“I lift up my eyes to the hills. From where does my help come?
 My help comes from the Lord, who made heaven and earth.”
Psalm 121:1-2 (ESV)

Part of leading corporate worship is encouraging and helping your people to turn their eyes away from the things that have been begging for their attention and affection all week.

Turn away from the hills and lift your eyes to God.

Turn away from the distractions and look to the Creator.

Turn away from your own uncertainty and despair and questioning and return again to our firm foundation, our only hope, and our solid rock.

As we do that, we certainly want to encourage expression and engagement. But there is certainly a tightrope to be walked here. Part of our maturing and growing as worship leaders is being able to see and recognize when our encouragement is more about generating a response from the people rather than directing our attention and affection toward Jesus.

So how do we actually do this? Let me give you three ideas that may be helpful and allow you to use them as a starting point as you explore this.

1. Talk with your pastor

Whether you have a great relationship with your senior pastor or not, you need to realize and remember that he or she has put their trust in you to lead the flock they are called to shepherd. We submit to the authority of our pastor and this is one of those areas. Ask your pastor how you are doing in this area. Are you helping to lead and encourage genuine worship on Sunday mornings? How can we do this better?

2. Call people to worship

Many contemporary evangelical churches have swung the pendulum so far away from liturgy that we are terrified to even go there. Spend some time thinking about the first thing you are going to say on Sunday morning to open your service. How will you call people away from distractions so they can turn their eyes to God?

3. Instruct strategically

Find one spot in your worship set where you can call for a specific physical response as an expression of a spiritual reality. It might be raising hands to signify our desire for God to be lifted higher than all others in our lives. It might be kneeling to signify our submission to the will of God. It might be singing loudly to show our willingness to celebrate the goodness of God.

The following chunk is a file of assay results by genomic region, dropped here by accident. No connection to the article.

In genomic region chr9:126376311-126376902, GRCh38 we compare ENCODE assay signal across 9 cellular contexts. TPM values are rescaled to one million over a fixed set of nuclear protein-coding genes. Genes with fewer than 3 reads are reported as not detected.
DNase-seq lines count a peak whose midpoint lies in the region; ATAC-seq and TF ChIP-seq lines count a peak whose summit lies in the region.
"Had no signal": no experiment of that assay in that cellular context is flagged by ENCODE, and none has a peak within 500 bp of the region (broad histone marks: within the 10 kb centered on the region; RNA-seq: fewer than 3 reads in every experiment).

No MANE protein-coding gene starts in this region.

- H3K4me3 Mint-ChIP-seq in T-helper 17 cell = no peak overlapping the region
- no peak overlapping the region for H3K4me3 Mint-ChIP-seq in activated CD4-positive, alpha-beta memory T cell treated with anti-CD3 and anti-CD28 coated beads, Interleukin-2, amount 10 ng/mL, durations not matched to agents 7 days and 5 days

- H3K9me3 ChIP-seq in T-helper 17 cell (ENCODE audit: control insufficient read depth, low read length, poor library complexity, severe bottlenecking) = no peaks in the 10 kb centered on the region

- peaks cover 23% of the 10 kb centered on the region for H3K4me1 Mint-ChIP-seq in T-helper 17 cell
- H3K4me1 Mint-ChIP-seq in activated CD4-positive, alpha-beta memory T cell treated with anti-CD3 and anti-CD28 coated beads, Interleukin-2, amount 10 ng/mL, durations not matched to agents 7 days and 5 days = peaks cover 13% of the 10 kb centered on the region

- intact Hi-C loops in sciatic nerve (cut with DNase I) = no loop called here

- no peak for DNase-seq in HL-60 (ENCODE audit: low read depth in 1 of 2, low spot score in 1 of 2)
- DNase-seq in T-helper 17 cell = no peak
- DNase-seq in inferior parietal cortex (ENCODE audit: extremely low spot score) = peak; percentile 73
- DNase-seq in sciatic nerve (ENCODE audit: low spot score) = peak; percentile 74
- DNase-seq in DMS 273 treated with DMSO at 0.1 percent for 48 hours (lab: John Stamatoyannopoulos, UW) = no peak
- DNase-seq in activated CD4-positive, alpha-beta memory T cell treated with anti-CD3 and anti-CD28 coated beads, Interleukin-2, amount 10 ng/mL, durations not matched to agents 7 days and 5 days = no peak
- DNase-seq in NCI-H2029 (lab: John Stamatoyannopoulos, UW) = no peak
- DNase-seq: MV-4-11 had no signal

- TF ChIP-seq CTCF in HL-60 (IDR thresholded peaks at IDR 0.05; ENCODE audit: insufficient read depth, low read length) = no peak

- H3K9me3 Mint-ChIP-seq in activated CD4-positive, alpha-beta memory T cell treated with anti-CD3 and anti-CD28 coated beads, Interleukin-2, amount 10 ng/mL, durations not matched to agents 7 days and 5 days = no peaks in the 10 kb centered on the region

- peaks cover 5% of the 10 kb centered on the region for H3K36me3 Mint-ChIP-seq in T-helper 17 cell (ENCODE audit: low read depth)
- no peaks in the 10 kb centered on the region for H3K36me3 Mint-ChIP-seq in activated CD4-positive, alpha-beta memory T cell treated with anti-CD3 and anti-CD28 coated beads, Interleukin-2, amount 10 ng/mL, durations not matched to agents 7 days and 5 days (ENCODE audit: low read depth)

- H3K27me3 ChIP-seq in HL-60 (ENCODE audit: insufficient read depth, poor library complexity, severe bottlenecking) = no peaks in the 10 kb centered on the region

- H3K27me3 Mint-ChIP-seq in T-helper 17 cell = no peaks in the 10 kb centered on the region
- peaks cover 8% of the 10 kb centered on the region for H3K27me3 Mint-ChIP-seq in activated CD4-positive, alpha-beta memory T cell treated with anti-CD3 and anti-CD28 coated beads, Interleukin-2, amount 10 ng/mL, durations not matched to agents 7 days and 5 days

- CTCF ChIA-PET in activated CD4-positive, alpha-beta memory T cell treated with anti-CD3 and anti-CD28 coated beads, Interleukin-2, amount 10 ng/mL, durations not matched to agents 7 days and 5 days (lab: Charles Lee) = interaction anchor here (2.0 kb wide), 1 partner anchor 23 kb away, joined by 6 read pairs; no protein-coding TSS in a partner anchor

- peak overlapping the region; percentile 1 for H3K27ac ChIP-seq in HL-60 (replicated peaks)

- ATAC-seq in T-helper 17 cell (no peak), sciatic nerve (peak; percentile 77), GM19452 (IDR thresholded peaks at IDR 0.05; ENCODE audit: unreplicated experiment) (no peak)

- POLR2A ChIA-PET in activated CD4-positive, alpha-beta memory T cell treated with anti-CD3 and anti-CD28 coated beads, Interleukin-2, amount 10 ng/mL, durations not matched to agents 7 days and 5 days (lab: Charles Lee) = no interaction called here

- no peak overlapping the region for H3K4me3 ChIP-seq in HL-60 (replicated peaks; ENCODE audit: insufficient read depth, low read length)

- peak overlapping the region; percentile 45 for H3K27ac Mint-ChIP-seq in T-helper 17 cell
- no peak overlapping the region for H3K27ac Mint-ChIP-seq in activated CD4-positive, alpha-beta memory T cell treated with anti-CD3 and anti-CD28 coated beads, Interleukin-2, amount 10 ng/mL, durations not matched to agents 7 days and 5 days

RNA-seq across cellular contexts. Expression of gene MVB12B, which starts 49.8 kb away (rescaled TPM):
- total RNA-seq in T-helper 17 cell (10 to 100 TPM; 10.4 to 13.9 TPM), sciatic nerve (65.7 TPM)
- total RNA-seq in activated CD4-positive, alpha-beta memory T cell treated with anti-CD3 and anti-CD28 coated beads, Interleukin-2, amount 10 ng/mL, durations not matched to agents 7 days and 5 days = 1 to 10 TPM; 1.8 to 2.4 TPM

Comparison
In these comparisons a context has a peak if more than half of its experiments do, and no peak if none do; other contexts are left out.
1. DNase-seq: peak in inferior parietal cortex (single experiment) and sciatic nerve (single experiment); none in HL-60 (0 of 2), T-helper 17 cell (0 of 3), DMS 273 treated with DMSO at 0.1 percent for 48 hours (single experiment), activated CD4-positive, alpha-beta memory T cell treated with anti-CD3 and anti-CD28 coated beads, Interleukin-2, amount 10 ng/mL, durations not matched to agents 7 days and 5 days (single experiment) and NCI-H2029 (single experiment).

You can do this. God is with you. He wants nothing more than for your church to experience those things that you understand so deeply. God wants to meet with your people as you gather to worship Him. He promises to do exactly that.

Lead the way. Don’t bully.

About The Author

Chris Vacher

Chris Vacher has been Worship Pastor at C4 Church in Ajax, Ontario since January 2014. He’s been married to his wife, Sonya, since 2003 and the dad of each of his four kids since the day they were born. You can read his worship leader blog and follow him on twitter @chrisfromcanada.

2 Comments

  1. Sandra

    Fantastic resource. Thank you.

    Reply
  2. Tony Cutty

    This is a very perceptive article and it’s important as a worship leader to not chivvy your congregation like you say. Personally, I find the best way to lead worship is by example. It’s like I’m saying, “Look, I’m going into God’s Throne Room now. You want to come along too? Ok, follow me!” In a good way of course; people should really be following the SPirit but as I’m usually going in His direction anyway, we can all go along together.

    Thanks for the piece; I enjoyed it 🙂

    Reply